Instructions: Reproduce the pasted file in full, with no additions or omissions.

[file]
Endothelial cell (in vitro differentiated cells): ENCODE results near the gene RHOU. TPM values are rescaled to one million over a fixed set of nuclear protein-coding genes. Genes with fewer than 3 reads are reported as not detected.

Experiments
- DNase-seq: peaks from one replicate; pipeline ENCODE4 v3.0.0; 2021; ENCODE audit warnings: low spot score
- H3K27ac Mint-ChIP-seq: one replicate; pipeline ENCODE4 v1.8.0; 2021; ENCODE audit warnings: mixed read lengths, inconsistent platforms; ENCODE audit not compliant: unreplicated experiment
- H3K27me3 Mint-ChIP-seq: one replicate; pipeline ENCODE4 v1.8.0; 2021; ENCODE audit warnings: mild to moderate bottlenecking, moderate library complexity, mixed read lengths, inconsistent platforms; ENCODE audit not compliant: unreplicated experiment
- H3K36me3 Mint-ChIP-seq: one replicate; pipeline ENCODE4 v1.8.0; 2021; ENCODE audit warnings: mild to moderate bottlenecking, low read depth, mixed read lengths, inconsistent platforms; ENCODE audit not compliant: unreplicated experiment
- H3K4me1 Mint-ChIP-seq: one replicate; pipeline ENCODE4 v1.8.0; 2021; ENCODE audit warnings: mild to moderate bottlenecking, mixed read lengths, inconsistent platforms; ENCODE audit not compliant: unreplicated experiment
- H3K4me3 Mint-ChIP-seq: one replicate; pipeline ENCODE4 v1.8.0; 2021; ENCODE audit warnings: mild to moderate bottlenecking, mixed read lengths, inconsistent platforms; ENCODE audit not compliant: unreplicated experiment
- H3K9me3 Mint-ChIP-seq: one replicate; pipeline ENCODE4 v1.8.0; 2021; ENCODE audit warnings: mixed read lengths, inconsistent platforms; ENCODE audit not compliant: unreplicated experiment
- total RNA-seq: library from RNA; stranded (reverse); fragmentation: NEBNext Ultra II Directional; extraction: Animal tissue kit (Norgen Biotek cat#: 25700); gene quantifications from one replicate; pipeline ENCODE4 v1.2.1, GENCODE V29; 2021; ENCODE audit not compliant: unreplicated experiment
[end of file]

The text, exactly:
Endothelial cell (in vitro differentiated cells): ENCODE results near the gene RHOU. TPM values are rescaled to one million over a fixed set of nuclear protein-coding genes. Genes with fewer than 3 reads are reported as not detected.

Experiments
- DNase-seq: peaks from one replicate; pipeline ENCODE4 v3.0.0; 2021; ENCODE audit warnings: low spot score
- H3K27ac Mint-ChIP-seq: one replicate; pipeline ENCODE4 v1.8.0; 2021; ENCODE audit warnings: mixed read lengths, inconsistent platforms; ENCODE audit not compliant: unreplicated experiment
- H3K27me3 Mint-ChIP-seq: one replicate; pipeline ENCODE4 v1.8.0; 2021; ENCODE audit warnings: mild to moderate bottlenecking, moderate library complexity, mixed read lengths, inconsistent platforms; ENCODE audit not compliant: unreplicated experiment
- H3K36me3 Mint-ChIP-seq: one replicate; pipeline ENCODE4 v1.8.0; 2021; ENCODE audit warnings: mild to moderate bottlenecking, low read depth, mixed read lengths, inconsistent platforms; ENCODE audit not compliant: unreplicated experiment
- H3K4me1 Mint-ChIP-seq: one replicate; pipeline ENCODE4 v1.8.0; 2021; ENCODE audit warnings: mild to moderate bottlenecking, mixed read lengths, inconsistent platforms; ENCODE audit not compliant: unreplicated experiment
- H3K4me3 Mint-ChIP-seq: one replicate; pipeline ENCODE4 v1.8.0; 2021; ENCODE audit warnings: mild to moderate bottlenecking, mixed read lengths, inconsistent platforms; ENCODE audit not compliant: unreplicated experiment
- H3K9me3 Mint-ChIP-seq: one replicate; pipeline ENCODE4 v1.8.0; 2021; ENCODE audit warnings: mixed read lengths, inconsistent platforms; ENCODE audit not compliant: unreplicated experiment
- total RNA-seq: library from RNA; stranded (reverse); fragmentation: NEBNext Ultra II Directional; extraction: Animal tissue kit (Norgen Biotek cat#: 25700); gene quantifications from one replicate; pipeline ENCODE4 v1.2.1, GENCODE V29; 2021; ENCODE audit not compliant: unreplicated experiment